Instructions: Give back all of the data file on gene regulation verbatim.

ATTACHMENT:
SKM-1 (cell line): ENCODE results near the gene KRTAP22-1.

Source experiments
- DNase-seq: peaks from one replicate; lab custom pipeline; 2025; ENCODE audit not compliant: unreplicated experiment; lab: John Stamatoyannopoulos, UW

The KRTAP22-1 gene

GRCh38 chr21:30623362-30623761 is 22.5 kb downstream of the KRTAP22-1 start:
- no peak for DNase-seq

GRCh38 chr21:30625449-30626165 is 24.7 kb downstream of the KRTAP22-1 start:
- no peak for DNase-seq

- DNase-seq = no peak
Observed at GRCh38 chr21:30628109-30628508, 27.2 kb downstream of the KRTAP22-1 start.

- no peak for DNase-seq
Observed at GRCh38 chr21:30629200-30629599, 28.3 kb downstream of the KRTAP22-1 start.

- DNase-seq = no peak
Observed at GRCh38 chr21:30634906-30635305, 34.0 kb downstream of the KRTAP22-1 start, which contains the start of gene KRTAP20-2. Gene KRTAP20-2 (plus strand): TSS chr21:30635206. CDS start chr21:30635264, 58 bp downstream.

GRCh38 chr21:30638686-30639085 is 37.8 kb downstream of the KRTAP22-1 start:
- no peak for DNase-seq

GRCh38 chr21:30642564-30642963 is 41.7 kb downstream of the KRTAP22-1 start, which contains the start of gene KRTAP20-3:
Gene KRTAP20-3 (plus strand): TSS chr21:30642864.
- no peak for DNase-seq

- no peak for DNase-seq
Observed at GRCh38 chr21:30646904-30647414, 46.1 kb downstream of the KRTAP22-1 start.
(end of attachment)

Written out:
SKM-1 (cell line): ENCODE results near the gene KRTAP22-1.

Source experiments
- DNase-seq: peaks from one replicate; lab custom pipeline; 2025; ENCODE audit not compliant: unreplicated experiment; lab: John Stamatoyannopoulos, UW

The KRTAP22-1 gene

GRCh38 chr21:30623362-30623761 is 22.5 kb downstream of the KRTAP22-1 start:
- no peak for DNase-seq

GRCh38 chr21:30625449-30626165 is 24.7 kb downstream of the KRTAP22-1 start:
- no peak for DNase-seq

- DNase-seq = no peak
Observed at GRCh38 chr21:30628109-30628508, 27.2 kb downstream of the KRTAP22-1 start.

- no peak for DNase-seq
Observed at GRCh38 chr21:30629200-30629599, 28.3 kb downstream of the KRTAP22-1 start.

- DNase-seq = no peak
Observed at GRCh38 chr21:30634906-30635305, 34.0 kb downstream of the KRTAP22-1 start, which contains the start of gene KRTAP20-2. Gene KRTAP20-2 (plus strand): TSS chr21:30635206. CDS start chr21:30635264, 58 bp downstream.

GRCh38 chr21:30638686-30639085 is 37.8 kb downstream of the KRTAP22-1 start:
- no peak for DNase-seq

GRCh38 chr21:30642564-30642963 is 41.7 kb downstream of the KRTAP22-1 start, which contains the start of gene KRTAP20-3:
Gene KRTAP20-3 (plus strand): TSS chr21:30642864.
- no peak for DNase-seq

- no peak for DNase-seq
Observed at GRCh38 chr21:30646904-30647414, 46.1 kb downstream of the KRTAP22-1 start.